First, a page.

Topic: Potential public transit improvements in downtown Pittsburgh, the City of Pittsburgh's eastern suburbs and western Westmoreland County.

Summary: The Eastern Corridor Transit Study (ECTS) identifies an array of transportation improvements to address the mobility needs of the corridor's residents, employees, businesses and visitors.

Transitional Analysis To Locally Preferred Alternatives

Topic: This study advances the results of the Eastern Corridor Transit Study (see below) toward implementation of one or more transit investments.

Summary: The Eastern Corridor Transit Study: Transitional Analysis To Locally Preferred Alternatives (ECTS-TA) is a Transitional Analysis, meaning it is not a full AA, but a small analysis that will build on the statement of needs and the recommendations of the ECTS to choose Locally Preferred Alternative corridors for advancement through the remainder of the federal project development process. The ECTS-TA will not redo or replace the work done in the ECTS, only update it.


Westmoreland Transit Commuter Rail Interim Study

Topic:  The Allegheny Valley Railroad and Norfolk Southern Commuter Rail Interim Study was undertaken to develop and refine alternatives for proposed commuter rail service in the Allegheny Valley Railroad (AVR) corridor and the Norfolk Southern (NS) corridor in Allegheny and Westmoreland Counties, Pennsylvania. 

Summary: A series of prior studies known as the Eastern Corridor Transit Study and the Eastern Corridor Transit Study‐Transitional Analysis were undertaken by other planning agencies between 2002 and 2006, and had identified these two corridors as potential commuter rail corridors meriting further study.  One of the primary markets for this service would be residents of Westmoreland County commuting to/from Pittsburgh and who today are served by express bus services of the Westmoreland County Transit Authority (WCTA) in the NS Corridor.  As a consequence, this study was undertaken by WCTA to refine commuter rail alternatives; investigate reasonable options; estimate ridership, capital, and operating costs; and make a determination as to the viability of the project. WCTA engaged a consultant with national reputation in planning and engineering of passenger rail systems, HDR Engineering, Inc. (the project team) to provide the technical support for this study.

Labelle Area Transportation Study

Topic: Current and future travel demands, and existing and proposed transportation infrastructure in the area of the new State Correctional Institution in Luzerne Township, Fayette County.

Summary: This study analyzed access and mobility issues in the vicinity of SCI-Fayette including the travel patterns of prison employees, visitors, and freight haulers, as well as local traffic. The study looked at issues relating to the Fredericktown Ferry, the last of three original ferries crossing the Monongahela River between Washington County and Fayette County, and one of only a few cable-operated ferries still in use in the United States. It also considered the impacts of proposed roadway improvements and land use patterns in the area.

Route 30, Unity Township Land Use and Transportation Initiative

Topic: The goal of this study was to provide Unity Township with the proper tools to effectively manage development and preserve the transportation capacity of the Route 30 corridor. The purpose was to develop tools with a strong chance of being easily implemented in the short term in Unity Township, while also offering a model for other areas in the Commonwealth.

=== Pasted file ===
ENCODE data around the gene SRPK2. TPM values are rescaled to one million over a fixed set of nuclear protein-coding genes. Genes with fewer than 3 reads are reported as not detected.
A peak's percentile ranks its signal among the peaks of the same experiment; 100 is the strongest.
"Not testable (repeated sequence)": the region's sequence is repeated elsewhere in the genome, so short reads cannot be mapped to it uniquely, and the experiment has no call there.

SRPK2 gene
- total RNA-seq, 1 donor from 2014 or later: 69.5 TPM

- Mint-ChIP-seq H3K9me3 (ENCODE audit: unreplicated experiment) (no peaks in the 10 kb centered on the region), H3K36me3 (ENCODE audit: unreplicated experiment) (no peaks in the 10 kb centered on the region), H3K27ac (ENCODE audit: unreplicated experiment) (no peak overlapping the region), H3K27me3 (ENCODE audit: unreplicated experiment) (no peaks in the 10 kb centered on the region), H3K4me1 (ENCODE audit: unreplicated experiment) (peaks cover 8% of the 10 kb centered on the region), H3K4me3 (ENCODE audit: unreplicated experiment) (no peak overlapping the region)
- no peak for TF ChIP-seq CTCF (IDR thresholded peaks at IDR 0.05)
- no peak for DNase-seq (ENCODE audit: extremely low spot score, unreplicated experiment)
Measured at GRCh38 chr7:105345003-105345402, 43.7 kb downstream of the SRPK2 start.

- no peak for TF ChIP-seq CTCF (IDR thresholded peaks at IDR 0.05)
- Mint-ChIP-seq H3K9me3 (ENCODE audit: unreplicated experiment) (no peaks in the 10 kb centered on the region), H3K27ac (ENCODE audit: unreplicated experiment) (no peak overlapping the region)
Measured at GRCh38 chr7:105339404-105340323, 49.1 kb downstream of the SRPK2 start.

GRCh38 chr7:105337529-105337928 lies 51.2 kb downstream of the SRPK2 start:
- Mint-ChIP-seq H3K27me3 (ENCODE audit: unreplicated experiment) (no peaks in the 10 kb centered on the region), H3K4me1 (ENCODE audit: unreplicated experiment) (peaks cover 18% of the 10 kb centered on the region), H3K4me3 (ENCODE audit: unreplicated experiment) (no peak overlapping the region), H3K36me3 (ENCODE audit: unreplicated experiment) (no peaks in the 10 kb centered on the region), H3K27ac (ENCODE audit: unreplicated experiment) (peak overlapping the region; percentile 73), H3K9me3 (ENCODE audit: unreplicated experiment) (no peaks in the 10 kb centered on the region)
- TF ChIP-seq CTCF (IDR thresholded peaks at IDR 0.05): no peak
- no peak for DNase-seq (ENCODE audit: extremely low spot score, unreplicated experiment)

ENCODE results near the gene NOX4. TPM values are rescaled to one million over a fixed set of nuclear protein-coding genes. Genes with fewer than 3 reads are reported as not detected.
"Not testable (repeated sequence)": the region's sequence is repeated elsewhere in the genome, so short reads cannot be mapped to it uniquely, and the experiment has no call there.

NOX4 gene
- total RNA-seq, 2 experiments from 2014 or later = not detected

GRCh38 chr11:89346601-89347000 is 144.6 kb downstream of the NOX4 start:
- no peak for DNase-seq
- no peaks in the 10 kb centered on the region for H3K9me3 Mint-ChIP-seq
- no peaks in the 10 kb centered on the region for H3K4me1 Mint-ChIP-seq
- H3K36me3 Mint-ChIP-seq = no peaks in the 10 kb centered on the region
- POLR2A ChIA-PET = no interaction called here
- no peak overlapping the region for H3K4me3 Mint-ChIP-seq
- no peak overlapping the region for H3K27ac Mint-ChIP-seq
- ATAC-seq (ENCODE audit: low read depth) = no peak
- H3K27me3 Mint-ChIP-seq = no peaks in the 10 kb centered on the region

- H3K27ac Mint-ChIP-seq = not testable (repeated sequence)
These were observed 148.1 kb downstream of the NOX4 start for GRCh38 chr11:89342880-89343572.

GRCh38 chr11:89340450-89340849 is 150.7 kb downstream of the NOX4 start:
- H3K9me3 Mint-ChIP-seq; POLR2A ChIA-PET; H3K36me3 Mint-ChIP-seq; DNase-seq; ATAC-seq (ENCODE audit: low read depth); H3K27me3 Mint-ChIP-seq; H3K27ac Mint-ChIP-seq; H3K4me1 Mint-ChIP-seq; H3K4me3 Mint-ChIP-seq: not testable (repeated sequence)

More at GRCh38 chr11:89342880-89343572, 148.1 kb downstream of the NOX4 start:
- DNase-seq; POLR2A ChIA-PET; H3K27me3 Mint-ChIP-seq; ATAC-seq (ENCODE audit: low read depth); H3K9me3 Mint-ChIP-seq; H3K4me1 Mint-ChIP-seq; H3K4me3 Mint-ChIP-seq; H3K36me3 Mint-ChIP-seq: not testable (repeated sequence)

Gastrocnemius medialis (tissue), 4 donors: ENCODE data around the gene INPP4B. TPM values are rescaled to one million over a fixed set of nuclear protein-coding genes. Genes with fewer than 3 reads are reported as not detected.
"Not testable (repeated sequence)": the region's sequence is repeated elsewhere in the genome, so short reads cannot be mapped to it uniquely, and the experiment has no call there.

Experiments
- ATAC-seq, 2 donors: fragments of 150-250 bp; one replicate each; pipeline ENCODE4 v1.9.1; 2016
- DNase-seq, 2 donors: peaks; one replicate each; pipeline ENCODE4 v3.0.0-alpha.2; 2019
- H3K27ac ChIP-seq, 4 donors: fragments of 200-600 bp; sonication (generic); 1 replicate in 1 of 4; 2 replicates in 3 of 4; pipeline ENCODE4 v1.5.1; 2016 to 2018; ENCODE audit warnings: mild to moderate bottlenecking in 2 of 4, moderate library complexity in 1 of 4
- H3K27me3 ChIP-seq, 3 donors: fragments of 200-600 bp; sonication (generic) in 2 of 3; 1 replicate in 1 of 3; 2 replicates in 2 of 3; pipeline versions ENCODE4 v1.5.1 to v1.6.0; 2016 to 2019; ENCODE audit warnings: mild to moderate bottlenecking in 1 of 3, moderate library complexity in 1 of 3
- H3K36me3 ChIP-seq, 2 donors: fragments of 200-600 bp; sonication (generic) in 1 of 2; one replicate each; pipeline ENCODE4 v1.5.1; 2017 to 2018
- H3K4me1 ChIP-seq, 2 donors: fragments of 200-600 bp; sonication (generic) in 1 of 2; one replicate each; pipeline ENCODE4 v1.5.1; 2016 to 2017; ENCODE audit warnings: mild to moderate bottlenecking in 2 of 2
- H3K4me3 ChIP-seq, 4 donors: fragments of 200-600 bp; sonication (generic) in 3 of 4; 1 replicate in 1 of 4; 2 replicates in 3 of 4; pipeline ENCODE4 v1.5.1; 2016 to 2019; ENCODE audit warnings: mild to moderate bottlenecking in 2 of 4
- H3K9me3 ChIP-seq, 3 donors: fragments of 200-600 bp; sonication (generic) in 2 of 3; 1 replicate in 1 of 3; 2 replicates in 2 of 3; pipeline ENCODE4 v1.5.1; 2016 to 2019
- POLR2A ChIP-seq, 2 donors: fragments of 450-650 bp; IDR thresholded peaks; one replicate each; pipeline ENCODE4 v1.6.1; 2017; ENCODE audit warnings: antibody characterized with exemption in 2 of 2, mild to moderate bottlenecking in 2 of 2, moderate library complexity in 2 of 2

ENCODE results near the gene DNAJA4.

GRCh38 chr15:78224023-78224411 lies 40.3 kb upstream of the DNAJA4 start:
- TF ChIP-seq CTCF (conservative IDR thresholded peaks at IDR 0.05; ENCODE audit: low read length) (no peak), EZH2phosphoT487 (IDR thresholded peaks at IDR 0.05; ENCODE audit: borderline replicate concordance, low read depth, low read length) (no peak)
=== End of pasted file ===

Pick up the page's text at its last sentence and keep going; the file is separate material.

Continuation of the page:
Summary: This study, conducted for SPC in 2001 by URS Corporation and McCormick, Taylor and Associates, recommends the following strategies, fully described in the report:

  • Coordination with PennDOT
  • Concurrent review of Highway Occupancy Permits
  • Context-sensitive design applications with future PennDOT projects
  • Traffic signal improvements
  • Interconnection of signals
  • Coordination of future signals
  • Evaluation of traffic signal timing (cycle length) once every 5 years
  • Replacement of current traffic signals with LED signals
  • Access management ordinances
  • Overlay zone along Route 30
  • Driveway standards
  • Access between developments
  • Access inside developments

Route 51 Land Use and Transportation Initiative

Topic: The study area covers the Route 51 corridor through Elizabeth and Forward Townships (in Allegheny County), Rostraver Township (in Westmoreland County), and Perry Township (in Fayette County).

Summary: Objectives of this study, conducted for SPC in 2005 by Herbert, Rowland & Grubic, Inc. and Graney, Grossman, Colosimo & Associates, were to:

  • Preserve operation of the Route 51 corridor
  • Maintain and enhance the character of these communities
  • Provide opportunities for growth within the communities

Study recommendations include the following strategies:

  • Access management
  • Impact fees
  • Intersection improvements
  • Traffic impact studies
  • Traffic signal optimization
  • Safety enhancements
  • Traffic signal interconnection
  • Smart growth techniques
  • Intergovernmental cooperation

West Busway Area Transit-Oriented Development Assessment and Plan

Topic: Allegheny County Economic Development (ACED) and the Southwestern Pennsylvania Commission (SPC) partnered to create a transit-oriented development (TOD) vision and plan for station areas within the West Busway corridor in western Allegheny County.

Summary: The overall goal of this plan is to help shift development activities into established communities as a result of enhanced understanding of development opportunities and site characteristics in the vicinity of transit-served stops and park-and-ride locations along the Busway and in the vicinity. The plan focused on development and redevelopment patterns that would serve to stimulate economic growth and promote the attraction, retention, and expansion of business, industry, commerce, and the arts. The plan also focused on sustainable patterns of development that would promote the construction of residential, educational, and cultural facilities in mixed-use configurations near transit facilities to create holistic communities where people can live, work, play, learn, create, and invest.


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Southwestern Pennsylvania

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112 Washington Place
Pittsburgh, PA 15219
(412) 391-5590 (P)